Media outlets are filled with bad news about
Those who oppose President Bush may welcome the recent shift in the media climate. But when war-makers get frustrated, theyâ€™re inclined to heighten the violence. And some critics of the occupationâ€™s management are reinforcing assumptions that lead to more bloodshed.
The New York Times Magazine started off November with a long essay by David Rieff lamenting that â€œthe
Rieff mainly blamed â€œthe messâ€ on a half-dozen factors — mostly tactical and bureaucratic — such as â€œgetting in too deepâ€ with Iraqi exile Ahmed Chalabi, â€œshutting outâ€ the State Department, â€œignoring the Shiitesâ€ and â€œtoo little planning, too late.â€
But the razor blade in Rieffâ€™s polished apple came with the heading â€œThe Troops: Too Few, Too Constricted.â€
When the efficacy of the occupation becomes the issue, the door swings open for the kind of escalation being propounded by some members of Congress — more troops. If 130,000 American soldiers wonâ€™t do the trick, how about 200,000 or a quarter-million or 300,000? If an iron fist wonâ€™t do, how about two?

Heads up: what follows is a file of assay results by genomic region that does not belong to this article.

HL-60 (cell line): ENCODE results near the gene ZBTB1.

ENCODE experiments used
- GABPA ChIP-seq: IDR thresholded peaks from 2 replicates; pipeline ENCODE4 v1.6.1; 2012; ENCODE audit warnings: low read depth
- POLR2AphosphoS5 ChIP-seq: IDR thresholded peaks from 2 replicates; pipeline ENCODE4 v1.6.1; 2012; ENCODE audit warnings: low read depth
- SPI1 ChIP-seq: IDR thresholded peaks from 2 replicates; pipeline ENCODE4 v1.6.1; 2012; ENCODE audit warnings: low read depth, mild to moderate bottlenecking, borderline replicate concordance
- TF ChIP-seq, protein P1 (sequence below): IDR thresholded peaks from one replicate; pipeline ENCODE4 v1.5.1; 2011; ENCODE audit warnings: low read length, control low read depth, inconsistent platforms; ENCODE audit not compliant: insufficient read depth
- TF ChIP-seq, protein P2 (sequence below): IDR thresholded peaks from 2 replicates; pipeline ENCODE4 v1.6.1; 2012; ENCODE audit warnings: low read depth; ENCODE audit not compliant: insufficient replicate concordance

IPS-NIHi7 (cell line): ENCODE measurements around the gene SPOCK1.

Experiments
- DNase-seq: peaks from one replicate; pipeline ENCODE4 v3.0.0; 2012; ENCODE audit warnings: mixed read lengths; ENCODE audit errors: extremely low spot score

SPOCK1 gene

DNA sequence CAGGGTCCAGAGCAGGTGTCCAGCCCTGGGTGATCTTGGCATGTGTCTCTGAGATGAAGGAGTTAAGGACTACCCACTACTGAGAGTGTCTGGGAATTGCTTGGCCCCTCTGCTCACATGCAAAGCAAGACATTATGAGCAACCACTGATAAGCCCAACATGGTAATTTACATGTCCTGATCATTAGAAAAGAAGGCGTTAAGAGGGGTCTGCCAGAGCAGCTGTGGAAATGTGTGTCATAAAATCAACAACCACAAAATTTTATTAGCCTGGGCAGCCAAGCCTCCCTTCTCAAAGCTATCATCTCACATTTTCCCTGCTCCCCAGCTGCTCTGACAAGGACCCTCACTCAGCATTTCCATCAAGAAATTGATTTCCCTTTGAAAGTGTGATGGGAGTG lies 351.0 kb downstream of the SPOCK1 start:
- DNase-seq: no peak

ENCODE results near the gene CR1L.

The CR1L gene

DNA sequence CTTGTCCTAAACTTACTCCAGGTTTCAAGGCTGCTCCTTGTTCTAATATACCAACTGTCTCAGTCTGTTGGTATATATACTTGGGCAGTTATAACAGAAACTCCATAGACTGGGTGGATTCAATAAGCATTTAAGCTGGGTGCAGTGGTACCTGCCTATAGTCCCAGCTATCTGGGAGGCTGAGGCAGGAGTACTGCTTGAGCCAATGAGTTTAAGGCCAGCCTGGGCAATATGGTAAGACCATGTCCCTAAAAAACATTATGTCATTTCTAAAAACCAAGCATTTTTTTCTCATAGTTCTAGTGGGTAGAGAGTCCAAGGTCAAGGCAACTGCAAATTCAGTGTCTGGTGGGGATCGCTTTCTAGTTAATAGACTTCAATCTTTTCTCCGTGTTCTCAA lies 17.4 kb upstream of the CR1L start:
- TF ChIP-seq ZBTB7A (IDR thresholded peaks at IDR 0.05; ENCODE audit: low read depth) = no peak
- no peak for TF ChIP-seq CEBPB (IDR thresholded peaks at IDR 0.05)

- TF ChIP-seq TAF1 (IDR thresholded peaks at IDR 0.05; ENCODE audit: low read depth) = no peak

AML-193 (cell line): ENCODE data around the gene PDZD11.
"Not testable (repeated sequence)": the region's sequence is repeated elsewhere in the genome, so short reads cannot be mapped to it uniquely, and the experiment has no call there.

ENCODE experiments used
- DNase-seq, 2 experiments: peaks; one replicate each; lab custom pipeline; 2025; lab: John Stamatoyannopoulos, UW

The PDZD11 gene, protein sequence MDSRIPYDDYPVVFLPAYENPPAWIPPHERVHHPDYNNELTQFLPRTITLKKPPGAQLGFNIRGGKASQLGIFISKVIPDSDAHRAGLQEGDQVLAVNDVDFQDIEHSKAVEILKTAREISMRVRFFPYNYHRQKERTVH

Although they might seem to be simmering in the same pot, thereâ€™s a big difference between a critique that challenges the legitimacy of the occupation and a critique that condemns how the occupation is being run.
Faulting the president for a lack of military effectiveness in
Those who goad and taunt the Bush gang for failure to subdue Iraqi resistance often seem to be accepting the legitimacy of the occupation itself. Yet some key questions must be asked and re-asked.
How could a legitimate occupation come from an illegitimate war, which U.N. Secretary General Kofi Annan described as a violation of the U.N. Charter? Shouldnâ€™t the
Unlike the â€œmajorâ€ Democratic presidential candidates receiving high-profile media coverage, Rep. Dennis Kucinich is asking such questions — and providing forthright answers. For several weeks now, he has been promoting â€œa plan to bring our troops home and turn control of the transition over to the United Nations.â€
Kucinich points out that â€œsons and daughters of the
Those who respond that Kucinich has no chance of winning the 2004 presidential nomination are missing the point. Truths must be spoken. Political discourse must be widened. And much of the public is open to illumination of underlying issues.
The results of a nationwide survey — conducted in the summer and fall by the
Released on Nov. 5, the Pew report notes: â€œThat 25-point gap is the largest in the 16 years the
The occupation of
Norman Solomon is co-author of â€œTarget